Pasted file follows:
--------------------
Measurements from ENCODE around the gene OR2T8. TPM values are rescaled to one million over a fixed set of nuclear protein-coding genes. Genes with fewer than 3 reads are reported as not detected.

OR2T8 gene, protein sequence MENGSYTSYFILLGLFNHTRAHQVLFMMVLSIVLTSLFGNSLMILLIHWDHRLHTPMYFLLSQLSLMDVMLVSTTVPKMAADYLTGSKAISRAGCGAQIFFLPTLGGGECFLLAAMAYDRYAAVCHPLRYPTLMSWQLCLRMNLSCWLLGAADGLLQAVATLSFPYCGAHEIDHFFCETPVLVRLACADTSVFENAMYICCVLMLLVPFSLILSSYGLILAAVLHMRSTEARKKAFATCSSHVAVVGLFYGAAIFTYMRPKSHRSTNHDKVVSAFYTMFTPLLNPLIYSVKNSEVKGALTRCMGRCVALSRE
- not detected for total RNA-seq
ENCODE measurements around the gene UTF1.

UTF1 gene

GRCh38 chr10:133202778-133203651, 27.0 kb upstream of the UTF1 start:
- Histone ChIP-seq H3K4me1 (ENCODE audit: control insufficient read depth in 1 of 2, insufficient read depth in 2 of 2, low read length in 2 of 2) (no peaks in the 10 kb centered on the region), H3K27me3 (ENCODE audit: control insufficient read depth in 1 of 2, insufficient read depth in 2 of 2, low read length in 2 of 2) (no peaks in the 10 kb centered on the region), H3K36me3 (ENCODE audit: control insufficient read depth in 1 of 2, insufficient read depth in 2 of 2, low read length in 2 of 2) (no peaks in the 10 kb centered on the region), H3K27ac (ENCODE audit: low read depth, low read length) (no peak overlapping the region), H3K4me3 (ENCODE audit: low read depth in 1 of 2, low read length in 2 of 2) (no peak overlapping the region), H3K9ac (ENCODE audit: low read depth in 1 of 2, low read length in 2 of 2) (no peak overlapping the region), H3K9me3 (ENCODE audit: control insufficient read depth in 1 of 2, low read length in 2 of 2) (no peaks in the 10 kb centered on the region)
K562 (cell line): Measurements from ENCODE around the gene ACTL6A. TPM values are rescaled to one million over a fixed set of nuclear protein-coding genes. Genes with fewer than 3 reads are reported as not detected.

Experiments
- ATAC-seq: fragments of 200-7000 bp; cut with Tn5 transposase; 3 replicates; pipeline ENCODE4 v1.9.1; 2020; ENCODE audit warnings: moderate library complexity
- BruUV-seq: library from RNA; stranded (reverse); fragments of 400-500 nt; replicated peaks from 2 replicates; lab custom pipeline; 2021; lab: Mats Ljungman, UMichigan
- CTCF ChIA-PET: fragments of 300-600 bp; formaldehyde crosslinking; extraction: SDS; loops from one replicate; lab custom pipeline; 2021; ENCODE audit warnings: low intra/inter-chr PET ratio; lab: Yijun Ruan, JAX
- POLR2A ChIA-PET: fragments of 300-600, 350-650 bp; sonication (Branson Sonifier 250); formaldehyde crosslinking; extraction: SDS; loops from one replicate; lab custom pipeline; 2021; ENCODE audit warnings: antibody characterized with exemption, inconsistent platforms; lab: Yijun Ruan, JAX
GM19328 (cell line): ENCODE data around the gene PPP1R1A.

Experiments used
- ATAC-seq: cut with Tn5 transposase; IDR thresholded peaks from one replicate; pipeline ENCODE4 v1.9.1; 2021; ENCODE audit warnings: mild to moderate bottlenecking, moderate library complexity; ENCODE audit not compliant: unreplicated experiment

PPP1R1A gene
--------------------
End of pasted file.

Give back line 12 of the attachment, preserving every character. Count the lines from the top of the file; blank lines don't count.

- CTCF ChIA-PET: fragments of 300-600 bp; formaldehyde crosslinking; extraction: SDS; loops from one replicate; lab custom pipeline; 2021; ENCODE audit warnings: low intra/inter-chr PET ratio; lab: Yijun Ruan, JAX